Investors pushing owner-operators out of Canada’s Pacific halibut fishery

Published on
January 7, 2020

In Canada’s Pacific halibut fishery, the introduction of an individual transferable quota catch-share system in the 1990s has given rise to a new fisheries investor class, while pushing owner-operators off the water.

Danielle Edwards knows this intimately, both as an academic, and because she hails from a fishing family in a small community on the west coast of Vancouver Island. Her fishing lineage goes back several generations on both her mother's and father's side; today, her father and brother still ply the water, as do some uncles and cousins.

Edwards, who is a doctoral student at the University of British Columbia, documented ownership trends in Canada’s Pacific halibut fishery in a recent study published in Marine Policy, finding that owner-operator halibut fishermen in British Columbia have been increasingly marginalized under the fishery's individual transferable quota catch share system, pushed out by investors.

In 1991, the year the ITQ system was first introduced, owner-operators owned and caught 90 percent of the halibut. Twenty-five years later, in 2016, owner-operators caught 45 percent of the halibut and owned just 15 percent of the quota. In addition, owner-operators also hold just five of 12 seats set aside for license holders in the advisory committee process. Investors hold the rest.

Halibut is one of the highest-value fisheries in British Columbia; In 2016, the landed value was CAN 58.3 million (USD 44.3 million, EUR 40 million), and the wholesale value was CAN 93 million (USD 70.7 million, EUR 63.8 million). The ITQ system was originally implemented with the goal of not only conserving fish populations but supporting viable fishing fleets and coastal communities, equitably distributing the benefits of fishing. But the system isn't living up to those goals, according to Edwards.

"When the quota is not owned by the people who are fishing it, you are not aligning the incentives with the people on the water," Edwards told SeafoodSource. "The people fishing on the water are, by and large, renters."

Permanent access rights are being kept by investors to generate income without having to actually participate in the fishery, according to the study. The majority of operators in the fleet in 2016 had minimal ownership in the fishery, and faced significant pressure to maximize catch at the lowest possible cost due to high lease prices. 

"For more than 15 years, the only people who have entered the fishery own only very small amounts of quota because it's very expensive to buy," Edwards said. The price of the quota can approach 90 percent of the landed value, she added. "You can barely break even at that point, or you're even losing money at times."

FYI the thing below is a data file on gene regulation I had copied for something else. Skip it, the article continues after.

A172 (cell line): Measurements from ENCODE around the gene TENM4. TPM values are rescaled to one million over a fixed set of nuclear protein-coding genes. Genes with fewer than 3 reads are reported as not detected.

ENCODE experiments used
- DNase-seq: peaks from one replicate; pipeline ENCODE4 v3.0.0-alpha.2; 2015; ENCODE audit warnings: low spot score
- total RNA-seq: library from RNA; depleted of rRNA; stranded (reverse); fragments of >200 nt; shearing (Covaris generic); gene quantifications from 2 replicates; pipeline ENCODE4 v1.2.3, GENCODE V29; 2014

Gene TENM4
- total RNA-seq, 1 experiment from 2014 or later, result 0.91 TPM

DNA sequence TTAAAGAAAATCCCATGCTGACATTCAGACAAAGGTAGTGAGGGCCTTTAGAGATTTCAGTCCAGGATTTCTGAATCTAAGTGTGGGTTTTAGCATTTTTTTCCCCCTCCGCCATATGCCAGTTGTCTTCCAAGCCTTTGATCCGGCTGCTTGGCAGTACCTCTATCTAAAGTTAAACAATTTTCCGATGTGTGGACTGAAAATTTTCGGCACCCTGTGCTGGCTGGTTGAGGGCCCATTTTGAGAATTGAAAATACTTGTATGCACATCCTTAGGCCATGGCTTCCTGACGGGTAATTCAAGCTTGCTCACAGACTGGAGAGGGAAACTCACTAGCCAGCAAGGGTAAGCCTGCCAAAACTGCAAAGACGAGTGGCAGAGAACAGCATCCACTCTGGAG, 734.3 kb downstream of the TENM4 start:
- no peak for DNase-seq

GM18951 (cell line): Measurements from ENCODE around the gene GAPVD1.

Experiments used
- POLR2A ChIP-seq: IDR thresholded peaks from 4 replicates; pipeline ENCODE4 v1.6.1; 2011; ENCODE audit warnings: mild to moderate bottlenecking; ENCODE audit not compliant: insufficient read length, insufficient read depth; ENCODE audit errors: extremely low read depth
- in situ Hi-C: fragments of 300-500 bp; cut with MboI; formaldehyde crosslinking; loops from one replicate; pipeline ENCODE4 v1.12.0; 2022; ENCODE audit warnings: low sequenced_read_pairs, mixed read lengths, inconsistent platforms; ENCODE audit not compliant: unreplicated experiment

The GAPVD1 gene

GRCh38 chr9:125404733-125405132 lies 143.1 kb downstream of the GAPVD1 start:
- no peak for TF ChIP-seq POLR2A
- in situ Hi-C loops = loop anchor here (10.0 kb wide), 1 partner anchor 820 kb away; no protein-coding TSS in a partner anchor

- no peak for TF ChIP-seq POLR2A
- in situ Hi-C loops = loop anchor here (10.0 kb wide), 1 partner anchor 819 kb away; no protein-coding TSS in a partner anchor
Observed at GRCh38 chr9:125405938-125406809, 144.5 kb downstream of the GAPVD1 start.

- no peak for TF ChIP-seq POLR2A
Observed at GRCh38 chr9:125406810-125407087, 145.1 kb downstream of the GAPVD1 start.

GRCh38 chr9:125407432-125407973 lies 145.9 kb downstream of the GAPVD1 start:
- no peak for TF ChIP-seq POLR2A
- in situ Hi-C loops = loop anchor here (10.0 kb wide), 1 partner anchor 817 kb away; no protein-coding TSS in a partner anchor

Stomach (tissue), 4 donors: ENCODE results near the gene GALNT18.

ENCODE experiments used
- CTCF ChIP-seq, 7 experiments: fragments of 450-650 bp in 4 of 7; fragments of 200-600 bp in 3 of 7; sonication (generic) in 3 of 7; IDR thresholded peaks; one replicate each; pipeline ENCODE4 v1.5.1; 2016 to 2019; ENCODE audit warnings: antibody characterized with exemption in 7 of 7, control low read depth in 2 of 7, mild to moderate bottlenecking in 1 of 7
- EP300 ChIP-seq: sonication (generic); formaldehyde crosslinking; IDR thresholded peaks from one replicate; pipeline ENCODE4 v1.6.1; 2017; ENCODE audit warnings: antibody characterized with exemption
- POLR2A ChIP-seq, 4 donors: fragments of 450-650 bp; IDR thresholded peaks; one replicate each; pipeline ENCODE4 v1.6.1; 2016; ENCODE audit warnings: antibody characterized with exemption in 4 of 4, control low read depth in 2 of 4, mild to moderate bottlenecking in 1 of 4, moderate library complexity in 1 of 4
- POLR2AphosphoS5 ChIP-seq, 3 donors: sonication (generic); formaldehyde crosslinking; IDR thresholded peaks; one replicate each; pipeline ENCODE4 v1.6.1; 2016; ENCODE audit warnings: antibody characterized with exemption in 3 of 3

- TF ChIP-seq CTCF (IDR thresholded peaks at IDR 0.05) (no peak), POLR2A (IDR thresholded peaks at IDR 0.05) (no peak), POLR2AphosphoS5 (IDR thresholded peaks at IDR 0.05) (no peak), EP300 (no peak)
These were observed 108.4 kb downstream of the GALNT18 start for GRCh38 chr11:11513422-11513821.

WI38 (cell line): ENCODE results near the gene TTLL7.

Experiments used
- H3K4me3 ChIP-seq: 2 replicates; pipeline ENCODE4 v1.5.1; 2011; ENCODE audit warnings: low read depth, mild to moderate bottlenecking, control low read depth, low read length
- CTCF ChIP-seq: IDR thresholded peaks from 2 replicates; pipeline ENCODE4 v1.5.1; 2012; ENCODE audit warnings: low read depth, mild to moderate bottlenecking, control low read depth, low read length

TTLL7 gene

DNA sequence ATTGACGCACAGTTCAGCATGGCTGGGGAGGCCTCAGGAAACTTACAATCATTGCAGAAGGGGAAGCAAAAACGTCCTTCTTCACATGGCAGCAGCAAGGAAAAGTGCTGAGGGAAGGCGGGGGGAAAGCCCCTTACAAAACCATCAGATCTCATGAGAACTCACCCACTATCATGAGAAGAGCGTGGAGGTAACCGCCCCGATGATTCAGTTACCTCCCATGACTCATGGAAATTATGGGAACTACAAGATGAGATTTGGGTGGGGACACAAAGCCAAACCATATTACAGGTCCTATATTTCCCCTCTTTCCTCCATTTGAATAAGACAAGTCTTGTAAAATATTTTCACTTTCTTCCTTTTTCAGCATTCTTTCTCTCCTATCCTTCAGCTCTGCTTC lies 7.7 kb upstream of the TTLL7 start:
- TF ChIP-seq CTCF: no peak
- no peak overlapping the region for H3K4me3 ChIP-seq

Over time as the original grantees of the quota leave the fishery, they haven't sold that quota to other, more efficient operators. Instead, they've leased that quota. At the same time, outsiders have bought quota as an investment. Most of the investors, Edwards said, are from urban areas around Vancouver and Victoria, but it’s difficult to know what the lease prices are, since there is no public registry of lease prices in British Columbia.

Investors also don't contribute to the development of the fishery, neglecting to invest in boats, equipment, coastal infrastructure, or new technologies.

"With so much wealth of the fishery being used to pay for all manner of interests unrelated to the fishery, we're already seeing that boats are not getting the maintenance they need," Edwards said. "That whole family- and small-business coastal community infrastructure starts to get lost."

The Canadian Pacific halibut first transitioned to individual quotas in 1991, with the initial allocation based on license length and catch history. Individual transferable quotas were adopted in 1993, and full and unlimited transferability, including permanent transfers, were established in 1999. Unlike in the Alaska Pacific halibut fishery and many Canadian east coast fisheries, the British Columbia halibut fishery has no restrictions on quota ownership or requirements for owner-operators.

In separate study, Edwards found that even though processors own less than 10 percent of the halibut quota, they're able to control more than half of it through re-leasing. Processors are increasingly acting as hubs for leasing activity, shifting the balance of power in the fishery, according to the study.

Edwards predicts that halibut quota ownership by owner-operators will continue to decline, unless reforms are implemented, such as requirements for owners to be on board vessels or restrictions on how much quota an individual can own.

"[Quota] is going into the pockets of people who own quota as an investment," Edwards said. "Is that sustainable and healthy over the long run? Evidence suggests no it's not. You're not seeing reinvestment into fishing vessels and gears. We're losing facilities in British Columbia for building fishing boats.”  

Photo courtesy of Earl D. Walker/Shutterstock 

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